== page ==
Abstract: Accountability is at the heart of the democratic enterprise. One commonly touted benefit of decentralization is that it promotes this accountability by allowing sub-national governments to target fiscal policy more precisely to the varying preferences of people in different locales. But if accountability is really functioning as it should, then citizens should use the ballot box to reward and punish local officials for their concrete policy behavior. In other words, we should not only be able to link the presence of decentralization with improvements in local public goods, but we should also be able to connect voting behavior in specific locales with the competence of local politicians. Because of the empirical challenges, few scholars have attempted test this prediction directly. Using government information as well as data coded for this project, we examine the case of Peru, assessing how measures of local government success affect the probability of reelection and recall. We find that, when Mayors manage their waste collection and education portfolios more effectively, they are more likely to win office in subsequent elections. They are also less likely to be removed in recall votes. More than that, when Mayors spend more overall, and especially when they spend more on capital projects, we find that their probability of reelection improves, and their risk of recall declines. Overall, our results show clearly that Peru’s citizens use their votes rationally to reward and punish locally elected politicians. This gives substance and support to the notion that, at least under certain circumstances, accountability can function well under decentralized government.
    Date: 2021–02
  4. By: Eric Kamwa (LC2S - Laboratoire caribéen de sciences sociales - UA - Université des Antilles - CNRS - Centre National de la Recherche Scientifique, UA FDEM - Université des Antilles - Faculté de droit et d'économie de la Martinique - Université des Antilles (Pôle Martinique) - UA - Université des Antilles); Vincent Merlin (CREM - Centre de recherche en économie et management - UNICAEN - Université de Caen Normandie - NU - Normandie Université - UR1 - Université de Rennes 1 - UNIV-RENNES - Université de Rennes - CNRS - Centre National de la Recherche Scientifique, CNRS - Centre National de la Recherche Scientifique, UNICAEN UFR SEGGAT - Université de Caen Normandie - UFR de Sciences Économiques, Gestion, Géographie et Aménagement des Territoires - UNICAEN - Université de Caen Normandie - NU - Normandie Université); Faty Mbaye Top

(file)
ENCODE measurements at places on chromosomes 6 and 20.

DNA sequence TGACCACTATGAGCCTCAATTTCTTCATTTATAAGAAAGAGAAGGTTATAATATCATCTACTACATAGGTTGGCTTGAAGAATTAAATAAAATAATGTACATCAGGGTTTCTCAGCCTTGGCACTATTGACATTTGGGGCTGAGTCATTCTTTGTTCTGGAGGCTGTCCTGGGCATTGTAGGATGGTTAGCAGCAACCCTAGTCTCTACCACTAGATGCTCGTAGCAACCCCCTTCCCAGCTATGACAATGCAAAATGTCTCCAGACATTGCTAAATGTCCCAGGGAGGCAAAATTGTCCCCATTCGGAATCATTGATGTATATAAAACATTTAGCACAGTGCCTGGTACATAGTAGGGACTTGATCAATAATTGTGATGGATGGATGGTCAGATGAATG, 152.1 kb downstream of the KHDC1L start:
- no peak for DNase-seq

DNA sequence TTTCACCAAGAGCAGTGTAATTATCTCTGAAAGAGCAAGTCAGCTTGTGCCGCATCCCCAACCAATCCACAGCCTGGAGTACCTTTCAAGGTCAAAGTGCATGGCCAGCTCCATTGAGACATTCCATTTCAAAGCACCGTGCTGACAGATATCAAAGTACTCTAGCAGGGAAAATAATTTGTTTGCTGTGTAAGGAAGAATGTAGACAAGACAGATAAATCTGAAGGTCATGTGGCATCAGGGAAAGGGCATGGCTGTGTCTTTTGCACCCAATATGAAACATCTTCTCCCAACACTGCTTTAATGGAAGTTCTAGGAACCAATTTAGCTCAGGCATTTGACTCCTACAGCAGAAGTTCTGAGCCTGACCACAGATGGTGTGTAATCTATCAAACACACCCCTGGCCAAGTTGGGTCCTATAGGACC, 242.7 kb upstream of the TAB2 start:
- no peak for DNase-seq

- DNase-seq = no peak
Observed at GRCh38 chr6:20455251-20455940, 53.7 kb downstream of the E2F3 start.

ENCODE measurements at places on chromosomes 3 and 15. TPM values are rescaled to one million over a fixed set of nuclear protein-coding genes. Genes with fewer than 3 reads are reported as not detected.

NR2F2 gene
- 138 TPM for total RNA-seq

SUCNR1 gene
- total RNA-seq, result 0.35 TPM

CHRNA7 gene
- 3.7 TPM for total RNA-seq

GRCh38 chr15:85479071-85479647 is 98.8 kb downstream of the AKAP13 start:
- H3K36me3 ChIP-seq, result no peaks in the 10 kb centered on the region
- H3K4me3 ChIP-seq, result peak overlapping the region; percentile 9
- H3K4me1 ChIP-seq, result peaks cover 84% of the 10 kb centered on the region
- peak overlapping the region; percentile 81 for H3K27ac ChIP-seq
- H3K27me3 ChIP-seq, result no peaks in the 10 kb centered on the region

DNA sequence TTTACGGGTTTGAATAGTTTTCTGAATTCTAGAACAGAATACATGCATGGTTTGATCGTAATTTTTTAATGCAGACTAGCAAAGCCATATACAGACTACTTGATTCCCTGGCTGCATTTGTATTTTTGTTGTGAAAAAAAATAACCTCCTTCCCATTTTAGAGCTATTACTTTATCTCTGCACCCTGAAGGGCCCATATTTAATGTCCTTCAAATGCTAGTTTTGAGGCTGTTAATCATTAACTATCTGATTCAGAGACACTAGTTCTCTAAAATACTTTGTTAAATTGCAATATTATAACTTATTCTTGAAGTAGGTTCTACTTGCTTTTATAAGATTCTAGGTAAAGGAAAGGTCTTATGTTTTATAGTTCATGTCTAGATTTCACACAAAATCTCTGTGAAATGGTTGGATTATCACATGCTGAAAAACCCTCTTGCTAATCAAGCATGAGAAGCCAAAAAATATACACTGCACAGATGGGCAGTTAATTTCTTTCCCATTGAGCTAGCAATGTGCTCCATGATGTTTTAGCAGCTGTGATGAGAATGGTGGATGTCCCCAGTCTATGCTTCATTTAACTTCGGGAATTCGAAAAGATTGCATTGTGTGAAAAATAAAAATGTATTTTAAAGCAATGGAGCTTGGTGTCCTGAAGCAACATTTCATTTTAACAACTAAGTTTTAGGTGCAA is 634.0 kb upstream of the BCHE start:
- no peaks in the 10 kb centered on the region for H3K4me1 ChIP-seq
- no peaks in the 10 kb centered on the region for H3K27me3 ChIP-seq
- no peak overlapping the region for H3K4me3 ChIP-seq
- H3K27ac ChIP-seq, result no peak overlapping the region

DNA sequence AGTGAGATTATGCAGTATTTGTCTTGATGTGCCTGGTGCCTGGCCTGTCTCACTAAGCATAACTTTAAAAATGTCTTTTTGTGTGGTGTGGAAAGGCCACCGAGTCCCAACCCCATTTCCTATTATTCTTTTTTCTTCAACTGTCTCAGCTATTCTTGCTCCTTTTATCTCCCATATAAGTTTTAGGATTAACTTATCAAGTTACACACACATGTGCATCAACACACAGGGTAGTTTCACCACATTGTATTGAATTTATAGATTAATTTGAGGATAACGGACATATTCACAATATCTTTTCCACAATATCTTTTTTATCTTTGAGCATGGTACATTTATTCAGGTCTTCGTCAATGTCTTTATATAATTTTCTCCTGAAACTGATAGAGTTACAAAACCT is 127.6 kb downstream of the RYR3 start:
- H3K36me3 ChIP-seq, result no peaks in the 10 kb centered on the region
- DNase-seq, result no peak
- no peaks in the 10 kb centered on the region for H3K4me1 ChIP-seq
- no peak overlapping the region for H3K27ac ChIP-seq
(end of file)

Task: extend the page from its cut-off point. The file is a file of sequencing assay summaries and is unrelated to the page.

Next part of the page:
Abstract: In three-candidate elections with single-peaked preferences, this paper analyzes the vulnerability of scoring runoff rules to abstention and participation paradoxes. These paradoxes occur when the size of the electorate varies (grows or diminishes). In particular, the Abstention or No-show paradox occurs when a voter is better off by not casting his ballot in the election. First, we show that all the scoring runoff rules that always elect the Condorcet winner on this domain are immune to the different forms of Abstention and Participation paradoxes. Secondly, when these paradoxes are still possible, we compute their likelihood under the Impartial Anonymous Culture assumption. We conclude that considering the single-peaked domain drastically reduces, and even sometimes eliminates the impact of No-show paradoxes, for scoring runoff rules.
    Keywords: Participation,Abstention,No-show,Run-offs,Scoring Rules,Paradoxes,Impartial Anonymous Culture,Probability
    Date: 2021–02–17
  5. By: Joonkyu Choi; Veronika Penciakova; Felipe Saffie
    Abstract: Using American Recovery and Reinvestment Act (ARRA) data, we show that firms lever their political connections to win stimulus grants and public expenditure channeled through politically connected firms hinders job creation. We build a unique database that links campaign contributions and state legislative election outcomes to ARRA grant allocation. Using exogenous variation in political connections based on ex-post close elections held before ARRA, we causally show that politically connected firms are 64 percent more likely to secure a grant. Based on an instrumental variable approach, we also establish that state-level employment creation associated with grants channeled through politically connected firms is nil. Therefore, the impact of fiscal stimulus is not only determined by how much is spent, but also by how the expenditure is allocated across recipients.
    Keywords: Campaign Finance; State Grants; Public Expenditure Allocation; American Recovery and Reinvestment Act
    JEL: D22 D72 E62 H57 P16
    Date: 2021–01–29
  6. By: Arno Apffelstaedt (University of Cologne, Center for Social and Economic Behavior (C-SEB) and ECONtribute; Albertus-Magnus-Platz, 50931 Cologne, Germany); Jana Freundt (University of Fribourg, Department of Economics and University of Pennsylvania, School of Arts and Sciences; University of Fribourg, Boulevard de Perolles 90, 1700 Fribourg, Switzerland); Christoph Oslislo (University of Cologne, Institute for Economic Policy; Pohligstraße 1, 50969 Cologne, Germany)